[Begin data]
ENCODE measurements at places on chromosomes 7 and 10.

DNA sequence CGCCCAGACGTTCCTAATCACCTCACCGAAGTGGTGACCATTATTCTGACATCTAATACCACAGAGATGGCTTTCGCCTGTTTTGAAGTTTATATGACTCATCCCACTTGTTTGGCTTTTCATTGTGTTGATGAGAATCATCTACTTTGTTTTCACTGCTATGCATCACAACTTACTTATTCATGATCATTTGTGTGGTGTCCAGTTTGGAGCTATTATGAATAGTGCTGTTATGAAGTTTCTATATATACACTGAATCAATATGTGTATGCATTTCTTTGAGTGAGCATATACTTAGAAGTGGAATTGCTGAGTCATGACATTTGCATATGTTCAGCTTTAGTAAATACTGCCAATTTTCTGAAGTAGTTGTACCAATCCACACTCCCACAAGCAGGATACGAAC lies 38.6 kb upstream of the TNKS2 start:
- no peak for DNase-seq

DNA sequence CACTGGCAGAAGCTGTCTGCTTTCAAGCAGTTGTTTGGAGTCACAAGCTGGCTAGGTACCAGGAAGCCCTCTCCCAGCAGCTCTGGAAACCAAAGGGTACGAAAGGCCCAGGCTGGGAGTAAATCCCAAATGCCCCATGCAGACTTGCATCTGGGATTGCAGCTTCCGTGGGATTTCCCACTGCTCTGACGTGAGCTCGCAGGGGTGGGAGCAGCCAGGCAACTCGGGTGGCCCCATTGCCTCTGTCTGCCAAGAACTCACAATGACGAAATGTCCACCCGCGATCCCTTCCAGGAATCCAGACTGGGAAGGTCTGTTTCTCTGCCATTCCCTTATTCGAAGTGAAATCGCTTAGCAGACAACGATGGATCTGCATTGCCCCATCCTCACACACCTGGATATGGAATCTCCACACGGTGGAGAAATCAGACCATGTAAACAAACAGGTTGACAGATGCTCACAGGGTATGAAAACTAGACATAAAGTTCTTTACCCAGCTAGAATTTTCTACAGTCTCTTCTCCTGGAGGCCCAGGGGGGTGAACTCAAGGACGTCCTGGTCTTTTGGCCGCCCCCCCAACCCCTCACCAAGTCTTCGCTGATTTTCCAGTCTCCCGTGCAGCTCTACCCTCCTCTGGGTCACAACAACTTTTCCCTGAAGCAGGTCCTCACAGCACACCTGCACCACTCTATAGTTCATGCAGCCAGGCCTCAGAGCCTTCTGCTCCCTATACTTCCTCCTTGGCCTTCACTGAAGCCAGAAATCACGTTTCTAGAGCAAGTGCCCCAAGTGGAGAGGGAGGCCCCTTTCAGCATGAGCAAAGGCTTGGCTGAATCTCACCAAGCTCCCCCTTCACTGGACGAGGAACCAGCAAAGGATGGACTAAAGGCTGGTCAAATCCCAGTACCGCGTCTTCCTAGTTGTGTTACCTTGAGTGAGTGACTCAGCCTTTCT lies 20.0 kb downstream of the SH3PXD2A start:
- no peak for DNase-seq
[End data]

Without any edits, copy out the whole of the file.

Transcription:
ENCODE measurements at places on chromosomes 7 and 10.

DNA sequence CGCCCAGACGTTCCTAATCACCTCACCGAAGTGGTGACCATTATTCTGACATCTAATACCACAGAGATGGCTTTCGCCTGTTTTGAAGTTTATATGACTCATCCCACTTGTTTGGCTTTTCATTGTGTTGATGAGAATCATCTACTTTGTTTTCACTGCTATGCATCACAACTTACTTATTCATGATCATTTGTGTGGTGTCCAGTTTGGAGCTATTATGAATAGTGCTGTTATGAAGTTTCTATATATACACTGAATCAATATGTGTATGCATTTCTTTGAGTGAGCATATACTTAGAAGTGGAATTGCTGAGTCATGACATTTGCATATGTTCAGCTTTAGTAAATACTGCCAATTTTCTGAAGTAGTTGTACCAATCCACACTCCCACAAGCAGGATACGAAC lies 38.6 kb upstream of the TNKS2 start:
- no peak for DNase-seq

DNA sequence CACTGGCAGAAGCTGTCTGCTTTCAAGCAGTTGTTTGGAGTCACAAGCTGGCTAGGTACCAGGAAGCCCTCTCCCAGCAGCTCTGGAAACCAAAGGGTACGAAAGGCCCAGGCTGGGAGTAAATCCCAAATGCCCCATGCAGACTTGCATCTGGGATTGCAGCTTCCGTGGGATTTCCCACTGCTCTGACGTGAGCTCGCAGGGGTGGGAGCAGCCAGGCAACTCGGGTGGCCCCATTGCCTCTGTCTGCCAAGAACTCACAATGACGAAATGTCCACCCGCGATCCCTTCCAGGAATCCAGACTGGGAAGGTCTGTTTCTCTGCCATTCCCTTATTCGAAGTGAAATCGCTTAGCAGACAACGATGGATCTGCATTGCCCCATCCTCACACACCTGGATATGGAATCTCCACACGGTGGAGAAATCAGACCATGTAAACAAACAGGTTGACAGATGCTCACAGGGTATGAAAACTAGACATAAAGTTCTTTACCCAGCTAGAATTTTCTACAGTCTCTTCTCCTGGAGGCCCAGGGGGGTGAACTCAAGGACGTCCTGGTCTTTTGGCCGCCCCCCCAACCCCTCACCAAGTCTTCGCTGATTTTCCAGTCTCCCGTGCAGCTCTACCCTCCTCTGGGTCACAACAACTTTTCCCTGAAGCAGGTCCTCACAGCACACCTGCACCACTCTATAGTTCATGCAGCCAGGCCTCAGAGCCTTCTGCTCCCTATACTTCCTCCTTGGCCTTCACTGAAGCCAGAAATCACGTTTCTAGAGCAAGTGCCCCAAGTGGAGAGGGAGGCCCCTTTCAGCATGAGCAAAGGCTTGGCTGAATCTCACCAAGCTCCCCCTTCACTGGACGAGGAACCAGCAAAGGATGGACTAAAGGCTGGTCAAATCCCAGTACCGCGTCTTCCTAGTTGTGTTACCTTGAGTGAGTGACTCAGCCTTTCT lies 20.0 kb downstream of the SH3PXD2A start:
- no peak for DNase-seq